When Will Indian Stock Market Strike Back?
March 11, 2018: Indian stock market shed 2600 points in the recent days. Many reasons are attributed to the steep fall. Looming trade war triggered by the unilateral declaration of hike in import duty by the US on steel and aluminum, woes in Indian banking system, expected increase in the US interest rates etc are reported to be behind the run down on the market.
There can be other reasons as well, but not that very significant. Ordinarily, when the BJP government entered the red bastion in Tripura and cobbled up governments with newly found partners in neighbouring states like Nagaland and Meghalaya, the stock market should have zoomed. Instead, it nose-dived, creating consternation among the investors, particularly the retail investors.
It is important to analyze the undercurrents that might have upset the market to reverse the bull-run. After equity market, the foreign portfolio investor (FPI)are pulling out from the debt market. According to NSDL, FPI outflow from debt market in March 2018 is Rs(-) 4796 crore and equity outflow works out to Rs(-) 334 crore.
Debt and equity outflow for the month of March 2018 is a meaty (-)Rs 5132 crore. If one takes the data since 1st January 2018 to till date, the inflow of FPI under debt works out to a Rs 3473 crore and equity Rs 2410, aggregating to Rs 5852 crore. The moot point is when the year ends some more than nine months from now, where will be the stock market? Incidentally, that is the time when everyone will speculate about the next government in power.
It is i8nstructive to have a look at the FPI inflows in the month of September, October, November and December 2017, the months immediately preceding the months under review. Barring December 2017, when the FPI investment was shaved off to the extent of (-)Rs 5883 in the equity market (debt market was positive), the rest of the months showed a positive growth in the FPI inflows.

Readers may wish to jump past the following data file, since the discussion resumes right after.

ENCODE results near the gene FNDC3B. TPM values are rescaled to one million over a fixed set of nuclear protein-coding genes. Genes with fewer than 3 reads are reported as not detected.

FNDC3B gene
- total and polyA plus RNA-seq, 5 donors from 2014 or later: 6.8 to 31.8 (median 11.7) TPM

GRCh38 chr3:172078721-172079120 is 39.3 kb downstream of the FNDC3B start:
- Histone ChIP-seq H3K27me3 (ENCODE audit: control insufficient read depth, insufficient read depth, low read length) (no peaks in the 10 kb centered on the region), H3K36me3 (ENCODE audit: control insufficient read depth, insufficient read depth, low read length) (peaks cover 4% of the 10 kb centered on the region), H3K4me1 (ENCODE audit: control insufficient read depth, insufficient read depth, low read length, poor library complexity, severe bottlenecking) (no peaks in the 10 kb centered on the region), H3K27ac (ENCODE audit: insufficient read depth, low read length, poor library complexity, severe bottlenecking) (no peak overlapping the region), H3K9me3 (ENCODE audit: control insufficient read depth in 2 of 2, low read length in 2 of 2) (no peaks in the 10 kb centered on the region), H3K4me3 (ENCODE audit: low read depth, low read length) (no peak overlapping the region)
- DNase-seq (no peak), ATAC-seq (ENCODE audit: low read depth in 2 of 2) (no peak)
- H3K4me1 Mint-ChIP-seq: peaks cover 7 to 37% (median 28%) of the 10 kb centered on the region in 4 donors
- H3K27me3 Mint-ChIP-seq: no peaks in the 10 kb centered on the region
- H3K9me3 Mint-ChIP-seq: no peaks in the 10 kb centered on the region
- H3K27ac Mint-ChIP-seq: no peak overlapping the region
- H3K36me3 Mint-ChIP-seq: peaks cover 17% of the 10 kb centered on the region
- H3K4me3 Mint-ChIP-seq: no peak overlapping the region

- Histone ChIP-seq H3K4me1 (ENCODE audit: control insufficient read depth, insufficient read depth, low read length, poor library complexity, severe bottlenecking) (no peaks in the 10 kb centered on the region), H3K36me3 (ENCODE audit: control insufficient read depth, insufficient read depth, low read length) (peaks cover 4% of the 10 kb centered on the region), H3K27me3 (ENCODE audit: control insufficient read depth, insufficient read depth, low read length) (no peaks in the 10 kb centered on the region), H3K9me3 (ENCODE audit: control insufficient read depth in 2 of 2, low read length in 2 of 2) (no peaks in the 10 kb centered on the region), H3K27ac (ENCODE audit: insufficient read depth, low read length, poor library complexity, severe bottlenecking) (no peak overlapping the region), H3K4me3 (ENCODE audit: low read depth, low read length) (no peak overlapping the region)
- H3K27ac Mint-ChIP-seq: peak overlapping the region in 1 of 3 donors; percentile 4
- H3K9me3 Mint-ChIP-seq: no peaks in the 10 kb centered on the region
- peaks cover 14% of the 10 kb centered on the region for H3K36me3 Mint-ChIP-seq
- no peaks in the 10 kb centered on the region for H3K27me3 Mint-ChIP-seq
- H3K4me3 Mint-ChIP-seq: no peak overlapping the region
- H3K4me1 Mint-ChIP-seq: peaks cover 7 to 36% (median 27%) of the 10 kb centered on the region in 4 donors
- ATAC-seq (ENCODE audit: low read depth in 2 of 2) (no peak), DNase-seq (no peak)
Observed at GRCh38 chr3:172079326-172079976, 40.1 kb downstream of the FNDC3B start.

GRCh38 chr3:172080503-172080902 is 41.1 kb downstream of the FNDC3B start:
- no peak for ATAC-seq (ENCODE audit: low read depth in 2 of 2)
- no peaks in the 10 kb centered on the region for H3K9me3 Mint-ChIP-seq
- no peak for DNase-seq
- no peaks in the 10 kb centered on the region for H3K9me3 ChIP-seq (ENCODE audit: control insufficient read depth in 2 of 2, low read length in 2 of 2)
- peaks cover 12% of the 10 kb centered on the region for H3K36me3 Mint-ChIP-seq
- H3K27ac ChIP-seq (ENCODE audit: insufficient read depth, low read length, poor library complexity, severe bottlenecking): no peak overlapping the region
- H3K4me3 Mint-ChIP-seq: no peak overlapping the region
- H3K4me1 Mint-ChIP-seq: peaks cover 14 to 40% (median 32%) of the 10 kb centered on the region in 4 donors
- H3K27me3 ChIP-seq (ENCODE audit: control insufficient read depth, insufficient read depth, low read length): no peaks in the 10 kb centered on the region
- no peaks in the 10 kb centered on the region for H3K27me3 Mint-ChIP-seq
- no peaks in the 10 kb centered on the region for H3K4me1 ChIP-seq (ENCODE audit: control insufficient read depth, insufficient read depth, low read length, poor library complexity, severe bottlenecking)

The total inflow for the months from September –December 2017, was to the extent of Rs 200,048 crore. Equity flow was Rs 51,252 crore (Sept-Dec 2017) and debt flow Rs 148,808 crore.
Some of the investors this correspondent spoke said that Budget 2018-19 was a turning point when new direct tax proposals coupled with import duty hike for certain items, particularly electronic goods, were announced. It did not go well with the FPIs, who never expected in their weirdest dreams that the government would re-introduce the long-term capital gains tax, though in a modified form.
A capital market is known for getting swayed by perceptions, emotions, illusory exuberance etc. Luck would have it, this time around, the yield of bonds in US market went up, putting extra pressure on the FPIs to withdraw from the Indian market.
Now the trillion dollar questions is: what next to bring back the capital market on a rail, particularly when the oil prices are gradually creeping up, tax structure is seemingly in a quandary against the backdrop of hitches in the GST operations and collections, the corporate sector is still largely in a no-profit zone.
Some pragmatic steps have to be taken by the government. Foremost is the rollback of long-term capital gains tax followed by a partial rollback of higher import duty on certain items.
This could be done by the government while moving the government amendments to the general budget when the discussions come up in Parliament. Secondly, the GST network should be streamlined to make the procedures and filing of returns taxpayer friendly. Most importantly, the government should prepare a strategy how to make Indian financial institutions like LIC, GIC etc active players in the capital market. Before the advent of the FPIs in the Indian scene, how many would know financial institutions were the active players in the market.